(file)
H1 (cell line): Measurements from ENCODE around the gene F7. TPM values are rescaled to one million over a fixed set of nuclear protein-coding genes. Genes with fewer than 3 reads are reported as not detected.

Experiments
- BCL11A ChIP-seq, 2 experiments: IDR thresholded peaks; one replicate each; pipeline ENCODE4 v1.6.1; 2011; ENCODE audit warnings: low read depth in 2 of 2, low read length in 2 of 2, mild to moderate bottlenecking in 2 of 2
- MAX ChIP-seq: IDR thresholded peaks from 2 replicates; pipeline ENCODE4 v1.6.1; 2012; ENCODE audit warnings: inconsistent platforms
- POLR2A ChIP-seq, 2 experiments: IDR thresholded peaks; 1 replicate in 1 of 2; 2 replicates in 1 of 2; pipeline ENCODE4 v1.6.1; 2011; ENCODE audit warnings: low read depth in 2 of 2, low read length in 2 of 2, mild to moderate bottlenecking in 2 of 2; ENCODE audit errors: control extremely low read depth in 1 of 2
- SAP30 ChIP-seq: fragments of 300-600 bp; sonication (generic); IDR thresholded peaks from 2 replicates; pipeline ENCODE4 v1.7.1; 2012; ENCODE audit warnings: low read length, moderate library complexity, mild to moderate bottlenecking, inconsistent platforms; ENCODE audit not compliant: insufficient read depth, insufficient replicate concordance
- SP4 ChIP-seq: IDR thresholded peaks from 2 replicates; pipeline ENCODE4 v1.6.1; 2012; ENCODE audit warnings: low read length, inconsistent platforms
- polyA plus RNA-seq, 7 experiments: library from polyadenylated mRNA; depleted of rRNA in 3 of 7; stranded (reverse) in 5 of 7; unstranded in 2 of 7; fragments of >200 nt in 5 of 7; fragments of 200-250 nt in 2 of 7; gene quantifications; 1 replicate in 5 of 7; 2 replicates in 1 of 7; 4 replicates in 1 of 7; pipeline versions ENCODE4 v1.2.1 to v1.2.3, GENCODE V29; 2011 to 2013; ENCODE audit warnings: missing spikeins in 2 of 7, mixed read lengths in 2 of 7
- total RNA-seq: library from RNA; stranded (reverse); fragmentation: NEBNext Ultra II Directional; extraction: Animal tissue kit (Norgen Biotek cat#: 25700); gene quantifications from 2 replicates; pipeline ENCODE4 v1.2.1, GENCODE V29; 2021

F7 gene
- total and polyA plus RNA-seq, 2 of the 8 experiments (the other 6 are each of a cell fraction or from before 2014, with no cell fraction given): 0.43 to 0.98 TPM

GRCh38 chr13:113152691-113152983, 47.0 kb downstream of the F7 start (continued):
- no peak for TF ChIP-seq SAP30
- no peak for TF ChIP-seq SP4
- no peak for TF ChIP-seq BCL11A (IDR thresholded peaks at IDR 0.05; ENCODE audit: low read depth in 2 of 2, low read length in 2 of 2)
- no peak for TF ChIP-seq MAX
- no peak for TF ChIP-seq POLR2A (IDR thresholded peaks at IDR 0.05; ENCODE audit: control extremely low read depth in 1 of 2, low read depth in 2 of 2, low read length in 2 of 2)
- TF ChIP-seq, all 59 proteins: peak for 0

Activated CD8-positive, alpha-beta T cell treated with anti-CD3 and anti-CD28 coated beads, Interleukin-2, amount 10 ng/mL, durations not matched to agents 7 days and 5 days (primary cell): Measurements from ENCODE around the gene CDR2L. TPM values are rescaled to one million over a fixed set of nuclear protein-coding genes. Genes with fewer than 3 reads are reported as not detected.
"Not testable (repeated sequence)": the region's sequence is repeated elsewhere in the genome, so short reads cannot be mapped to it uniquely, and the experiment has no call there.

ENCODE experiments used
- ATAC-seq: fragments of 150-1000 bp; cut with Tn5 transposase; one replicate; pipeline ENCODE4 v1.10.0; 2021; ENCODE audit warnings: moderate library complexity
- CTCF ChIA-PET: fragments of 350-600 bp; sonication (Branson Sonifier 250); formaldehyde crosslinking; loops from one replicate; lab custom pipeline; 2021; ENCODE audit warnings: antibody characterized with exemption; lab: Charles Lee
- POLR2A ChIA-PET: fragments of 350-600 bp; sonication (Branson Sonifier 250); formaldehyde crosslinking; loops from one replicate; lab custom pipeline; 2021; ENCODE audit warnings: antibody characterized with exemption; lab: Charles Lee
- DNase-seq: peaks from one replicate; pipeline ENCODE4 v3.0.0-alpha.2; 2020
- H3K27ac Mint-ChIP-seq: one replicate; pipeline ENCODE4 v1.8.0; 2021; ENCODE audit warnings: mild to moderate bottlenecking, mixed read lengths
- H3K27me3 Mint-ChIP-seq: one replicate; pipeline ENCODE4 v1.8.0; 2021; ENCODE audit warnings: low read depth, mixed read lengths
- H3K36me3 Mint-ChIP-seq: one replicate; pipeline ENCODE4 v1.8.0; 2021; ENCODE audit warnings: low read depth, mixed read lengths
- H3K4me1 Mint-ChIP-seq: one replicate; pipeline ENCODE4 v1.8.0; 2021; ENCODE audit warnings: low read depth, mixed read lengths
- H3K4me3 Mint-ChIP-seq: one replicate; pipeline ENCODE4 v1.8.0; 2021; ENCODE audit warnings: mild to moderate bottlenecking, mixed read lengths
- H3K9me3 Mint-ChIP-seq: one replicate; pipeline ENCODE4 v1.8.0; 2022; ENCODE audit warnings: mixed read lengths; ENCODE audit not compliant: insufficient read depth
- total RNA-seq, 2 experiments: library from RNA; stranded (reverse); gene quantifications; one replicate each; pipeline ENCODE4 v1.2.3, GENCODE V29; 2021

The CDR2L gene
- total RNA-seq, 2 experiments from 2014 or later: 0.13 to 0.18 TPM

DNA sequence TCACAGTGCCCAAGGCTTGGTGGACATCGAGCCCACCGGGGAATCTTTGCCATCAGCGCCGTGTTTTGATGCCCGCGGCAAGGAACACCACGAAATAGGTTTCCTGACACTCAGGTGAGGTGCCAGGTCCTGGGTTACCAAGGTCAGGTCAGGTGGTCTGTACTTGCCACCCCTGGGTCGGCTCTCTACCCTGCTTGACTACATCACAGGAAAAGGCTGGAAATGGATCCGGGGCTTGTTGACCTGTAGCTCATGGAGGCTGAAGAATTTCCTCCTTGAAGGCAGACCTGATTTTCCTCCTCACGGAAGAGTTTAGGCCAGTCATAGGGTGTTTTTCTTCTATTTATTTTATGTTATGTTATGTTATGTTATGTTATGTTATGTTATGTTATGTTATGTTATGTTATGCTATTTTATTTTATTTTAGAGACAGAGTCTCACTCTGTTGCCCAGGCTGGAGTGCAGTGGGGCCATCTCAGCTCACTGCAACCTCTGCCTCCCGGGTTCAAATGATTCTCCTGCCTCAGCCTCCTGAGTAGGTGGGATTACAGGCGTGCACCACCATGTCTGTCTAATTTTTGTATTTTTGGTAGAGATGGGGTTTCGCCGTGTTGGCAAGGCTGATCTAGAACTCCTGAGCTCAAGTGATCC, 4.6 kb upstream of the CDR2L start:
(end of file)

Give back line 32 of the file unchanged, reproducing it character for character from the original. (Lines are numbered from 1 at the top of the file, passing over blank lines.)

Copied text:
- total RNA-seq, 2 experiments: library from RNA; stranded (reverse); gene quantifications; one replicate each; pipeline ENCODE4 v1.2.3, GENCODE V29; 2021